Every business, no matter it’s size, relies on the performance of its employees; therefore, hiring the best candidates continues to be an ongoing priority for those employers striving for excellence. However, research from Webonboarding reveals that a surprisingly high number of prosperous businesses are failing to on-board new employees effectively; as four in every ten office workers surveyed across the UK, USA, Australia and New Zealand admitted to having a serious problem after starting their new position. In turn, many new employees depart their role prematurely, despite their initial confidence in the company. This highlights the crisis frequently hitting HR departments following an initially successful recruitment process; which poses a distinct risk to positive financial projections and consistently impressive levels of employee retention.

Among those difficulties reported by new employees, were several easily rectifiable issues; including basic equipment, such as a computer or laptop, not being provided on their first day (42%) or a lack of full training (37%). Similarly, a vast number of employees cite difficulty fitting in with the company’s culture and employment pool as notable struggles – subsequently effecting their job performance.

As a result, 15% of these individuals left their position prematurely, whilst 79% stated that although they stayed, they would have settled into their role much quicker had there been a better process in place – possibly reaping rewards for their employer. It is therefore important for employers to engage with new staff, for there appears to be little point in attracting the best candidates if they are not sufficiently welcomed and cared for.

Ben Edwards, a qualified life coach and motivational speaker, outlines several easily-implemented recommendations for employers to ensure a seamless transition for new employees this New Year – in four key stages. It has been reported that 18% of people highlight a career change as their main New Year’s resolution; therefore, this is undeniably a critical time to ensure management protocols sufficiently support new staff.

  1. Pre-arrival:

There are several steps you can take in order to ease your employee’s transition prior to their arrival; send an offer letter and relevant information regarding available parking, prepare all necessary equipment including a computer and telephone, assemble new-hire paperwork, ensure a background check is completed and full training provided, and assign a “buddy”. This “buddy” should ideally be an experienced member of staff, able to act as a confidant and guide – allowing the new employee to feel supported and welcomed.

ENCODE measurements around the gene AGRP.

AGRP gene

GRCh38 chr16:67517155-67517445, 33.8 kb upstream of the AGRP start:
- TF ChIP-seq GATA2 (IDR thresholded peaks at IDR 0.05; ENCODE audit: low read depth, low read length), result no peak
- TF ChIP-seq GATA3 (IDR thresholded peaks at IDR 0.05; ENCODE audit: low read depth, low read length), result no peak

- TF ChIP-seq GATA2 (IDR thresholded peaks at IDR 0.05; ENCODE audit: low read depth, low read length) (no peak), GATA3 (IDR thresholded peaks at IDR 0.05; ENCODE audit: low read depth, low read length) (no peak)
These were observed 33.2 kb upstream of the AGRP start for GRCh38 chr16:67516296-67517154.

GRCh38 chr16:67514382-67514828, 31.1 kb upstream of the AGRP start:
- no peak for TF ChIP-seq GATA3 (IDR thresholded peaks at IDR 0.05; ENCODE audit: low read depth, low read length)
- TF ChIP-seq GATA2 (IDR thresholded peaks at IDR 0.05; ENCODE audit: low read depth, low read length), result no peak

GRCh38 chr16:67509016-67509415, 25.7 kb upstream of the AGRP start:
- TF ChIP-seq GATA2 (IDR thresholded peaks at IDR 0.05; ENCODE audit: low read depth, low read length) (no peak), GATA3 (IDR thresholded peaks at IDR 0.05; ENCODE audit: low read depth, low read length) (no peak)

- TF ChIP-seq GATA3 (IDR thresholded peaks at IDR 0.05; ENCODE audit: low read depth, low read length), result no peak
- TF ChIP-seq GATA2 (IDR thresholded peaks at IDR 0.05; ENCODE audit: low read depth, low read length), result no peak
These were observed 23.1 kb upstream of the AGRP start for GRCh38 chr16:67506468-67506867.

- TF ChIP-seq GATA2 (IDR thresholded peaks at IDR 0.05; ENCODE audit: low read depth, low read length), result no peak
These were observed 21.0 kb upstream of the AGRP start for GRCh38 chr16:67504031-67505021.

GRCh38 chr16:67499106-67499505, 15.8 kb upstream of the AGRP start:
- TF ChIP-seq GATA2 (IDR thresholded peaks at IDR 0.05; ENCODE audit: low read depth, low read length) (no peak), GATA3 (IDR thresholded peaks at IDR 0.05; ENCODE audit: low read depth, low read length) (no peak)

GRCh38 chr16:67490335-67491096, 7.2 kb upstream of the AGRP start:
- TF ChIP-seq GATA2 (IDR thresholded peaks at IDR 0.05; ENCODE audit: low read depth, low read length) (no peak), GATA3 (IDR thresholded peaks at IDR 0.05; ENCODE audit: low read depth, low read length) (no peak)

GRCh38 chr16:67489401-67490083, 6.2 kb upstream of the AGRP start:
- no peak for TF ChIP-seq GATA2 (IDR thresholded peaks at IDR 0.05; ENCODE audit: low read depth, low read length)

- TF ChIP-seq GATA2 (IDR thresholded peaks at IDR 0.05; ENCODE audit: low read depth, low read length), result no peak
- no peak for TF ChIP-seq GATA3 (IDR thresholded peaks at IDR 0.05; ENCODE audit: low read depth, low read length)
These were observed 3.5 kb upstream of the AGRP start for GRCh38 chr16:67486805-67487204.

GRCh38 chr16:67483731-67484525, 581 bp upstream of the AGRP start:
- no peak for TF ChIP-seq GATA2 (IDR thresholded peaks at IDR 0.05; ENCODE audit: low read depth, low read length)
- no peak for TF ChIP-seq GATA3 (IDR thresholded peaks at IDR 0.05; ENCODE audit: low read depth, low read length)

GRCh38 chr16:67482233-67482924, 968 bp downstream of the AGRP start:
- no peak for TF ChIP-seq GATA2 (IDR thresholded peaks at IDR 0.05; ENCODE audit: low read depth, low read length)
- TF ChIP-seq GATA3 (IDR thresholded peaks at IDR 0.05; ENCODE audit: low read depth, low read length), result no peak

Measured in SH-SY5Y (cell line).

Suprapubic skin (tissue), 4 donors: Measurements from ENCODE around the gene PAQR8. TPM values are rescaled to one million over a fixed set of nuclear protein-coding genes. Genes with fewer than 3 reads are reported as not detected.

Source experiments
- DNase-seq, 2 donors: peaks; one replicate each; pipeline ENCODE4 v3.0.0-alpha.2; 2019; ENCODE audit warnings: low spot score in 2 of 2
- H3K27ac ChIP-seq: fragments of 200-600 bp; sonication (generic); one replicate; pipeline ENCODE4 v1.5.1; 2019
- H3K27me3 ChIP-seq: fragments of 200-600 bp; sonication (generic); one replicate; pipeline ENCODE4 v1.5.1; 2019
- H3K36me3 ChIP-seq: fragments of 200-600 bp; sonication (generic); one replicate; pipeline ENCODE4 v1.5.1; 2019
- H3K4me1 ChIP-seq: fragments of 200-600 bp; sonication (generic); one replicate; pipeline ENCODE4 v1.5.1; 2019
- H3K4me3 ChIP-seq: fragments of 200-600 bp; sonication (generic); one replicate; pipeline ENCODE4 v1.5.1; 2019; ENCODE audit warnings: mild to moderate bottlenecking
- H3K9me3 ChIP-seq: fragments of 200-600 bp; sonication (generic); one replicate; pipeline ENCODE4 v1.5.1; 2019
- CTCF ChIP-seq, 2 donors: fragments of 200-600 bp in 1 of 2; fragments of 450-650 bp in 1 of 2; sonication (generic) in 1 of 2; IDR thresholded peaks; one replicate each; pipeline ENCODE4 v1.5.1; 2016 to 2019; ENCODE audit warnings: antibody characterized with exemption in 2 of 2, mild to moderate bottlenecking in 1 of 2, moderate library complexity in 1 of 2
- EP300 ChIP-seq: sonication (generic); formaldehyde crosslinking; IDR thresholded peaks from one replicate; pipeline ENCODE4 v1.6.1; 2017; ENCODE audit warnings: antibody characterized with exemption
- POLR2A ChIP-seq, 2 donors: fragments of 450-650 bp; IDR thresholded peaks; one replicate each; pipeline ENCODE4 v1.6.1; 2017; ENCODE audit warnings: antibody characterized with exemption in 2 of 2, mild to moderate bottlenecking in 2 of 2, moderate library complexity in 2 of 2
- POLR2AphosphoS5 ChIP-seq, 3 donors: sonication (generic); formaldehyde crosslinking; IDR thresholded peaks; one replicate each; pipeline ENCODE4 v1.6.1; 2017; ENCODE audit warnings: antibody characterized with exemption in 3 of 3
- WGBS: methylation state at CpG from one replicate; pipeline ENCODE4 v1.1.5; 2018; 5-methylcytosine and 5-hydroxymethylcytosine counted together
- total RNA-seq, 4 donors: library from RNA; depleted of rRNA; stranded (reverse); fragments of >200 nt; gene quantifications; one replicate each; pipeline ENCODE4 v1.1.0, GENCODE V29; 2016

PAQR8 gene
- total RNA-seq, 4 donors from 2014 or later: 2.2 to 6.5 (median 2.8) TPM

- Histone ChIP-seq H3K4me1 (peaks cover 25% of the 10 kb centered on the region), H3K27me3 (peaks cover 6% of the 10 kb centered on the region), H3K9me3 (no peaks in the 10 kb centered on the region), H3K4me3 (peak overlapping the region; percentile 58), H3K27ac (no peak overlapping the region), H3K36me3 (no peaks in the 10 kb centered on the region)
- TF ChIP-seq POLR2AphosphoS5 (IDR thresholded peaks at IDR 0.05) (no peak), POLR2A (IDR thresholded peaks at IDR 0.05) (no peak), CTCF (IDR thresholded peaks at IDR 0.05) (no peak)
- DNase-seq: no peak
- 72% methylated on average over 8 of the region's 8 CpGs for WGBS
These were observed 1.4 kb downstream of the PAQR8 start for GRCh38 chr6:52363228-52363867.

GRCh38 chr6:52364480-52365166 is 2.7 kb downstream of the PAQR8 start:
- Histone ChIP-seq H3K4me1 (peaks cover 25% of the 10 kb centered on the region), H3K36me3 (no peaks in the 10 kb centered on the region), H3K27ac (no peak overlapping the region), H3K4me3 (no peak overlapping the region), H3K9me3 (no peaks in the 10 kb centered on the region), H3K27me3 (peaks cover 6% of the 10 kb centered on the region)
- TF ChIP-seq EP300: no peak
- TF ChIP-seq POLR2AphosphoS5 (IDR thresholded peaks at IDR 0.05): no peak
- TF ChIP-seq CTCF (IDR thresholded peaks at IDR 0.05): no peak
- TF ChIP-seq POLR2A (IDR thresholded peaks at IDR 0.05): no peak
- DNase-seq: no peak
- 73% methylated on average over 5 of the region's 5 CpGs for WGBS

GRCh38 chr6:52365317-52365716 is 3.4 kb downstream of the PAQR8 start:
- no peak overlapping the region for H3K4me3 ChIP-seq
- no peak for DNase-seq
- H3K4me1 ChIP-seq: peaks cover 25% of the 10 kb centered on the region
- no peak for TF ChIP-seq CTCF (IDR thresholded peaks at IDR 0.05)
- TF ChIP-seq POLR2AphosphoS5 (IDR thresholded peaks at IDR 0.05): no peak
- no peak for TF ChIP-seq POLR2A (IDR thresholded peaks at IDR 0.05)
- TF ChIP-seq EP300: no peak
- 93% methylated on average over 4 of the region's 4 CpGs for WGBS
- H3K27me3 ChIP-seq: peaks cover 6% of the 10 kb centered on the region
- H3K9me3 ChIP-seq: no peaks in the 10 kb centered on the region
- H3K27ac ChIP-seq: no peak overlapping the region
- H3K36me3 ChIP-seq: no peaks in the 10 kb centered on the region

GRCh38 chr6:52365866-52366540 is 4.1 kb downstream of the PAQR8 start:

1. First day:

On their first day, any new employee is bound to feel somewhat daunted by the pressure of impressing their colleagues and management – causing potential anxiety and pre-emptive stress. Ensure you make new employees feel as comfortable as possible; provide a tour, introduce them to current staff and schedule a coffee or lunch break with the employee. This will assure the individual feels appreciated; that they are more than a simple statistic, and the company genuinely cares for their wellbeing. With 14.7% of people in the workplace citing struggles with their mental health, including cases of stress and depression induced by role-related responsibilities, this is pivotal in promoting staff performance and longevity.

It is also important during an employee’s first day to outline all relevant rules and expectations; the more they know what to anticipate, the less inclined they are to feel daunted or misled. Provide all relevant information with regards to attendance standards, safety information, breaks and lunch hours, procedures for absence and your current sexual harassment policy.

  1. In the first two weeks:

During their first two weeks, check the employee is fitting in with colleagues and adapting well to the company culture. This may be achieved in a variety of ways; discuss any questions they may have, recommend places to eat, arrange social events such as a team dinner to promote interaction or simply stop by to check on them. These efforts will again emphasise an employer’s engagement, reaping rewards as staff more promptly feel able to flourish and utilise their skill base.

  1. At three months:

At three months, the employee and their appropriate manager or supervisor should be meeting to discuss their performance, expectations and any concerns either party may have. If an employee is struggling with the on-boarding process for any reason, feeling they have an opportunity to speak about this openly with their employer may make the difference between them staying within the company or departing.

It is notable that whilst these steps are easily implemented by an employer, additional methods extending beyond their means have proven to be invaluable in retaining new employees and boosting morale. Among these, lies the hiring of a motivational speaker. A third-party perspective provides a fresh, inspiring take on workplace culture and how to improve productivity for both new and existing employees.